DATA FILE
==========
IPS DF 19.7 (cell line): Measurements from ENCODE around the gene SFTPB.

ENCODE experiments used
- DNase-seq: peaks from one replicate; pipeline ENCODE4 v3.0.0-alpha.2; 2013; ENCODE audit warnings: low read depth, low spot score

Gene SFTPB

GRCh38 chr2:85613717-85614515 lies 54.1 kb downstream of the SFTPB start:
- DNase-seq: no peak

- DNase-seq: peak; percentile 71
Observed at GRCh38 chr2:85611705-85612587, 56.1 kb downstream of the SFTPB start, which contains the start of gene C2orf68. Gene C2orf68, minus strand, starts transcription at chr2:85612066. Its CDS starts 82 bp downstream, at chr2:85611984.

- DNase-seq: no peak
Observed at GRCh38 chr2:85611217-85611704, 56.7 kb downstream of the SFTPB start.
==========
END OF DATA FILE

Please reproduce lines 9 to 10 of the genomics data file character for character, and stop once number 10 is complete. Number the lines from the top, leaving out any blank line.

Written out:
- DNase-seq: no peak
Observed at GRCh38 chr2:85611217-85611704, 56.7 kb downstream of the SFTPB start.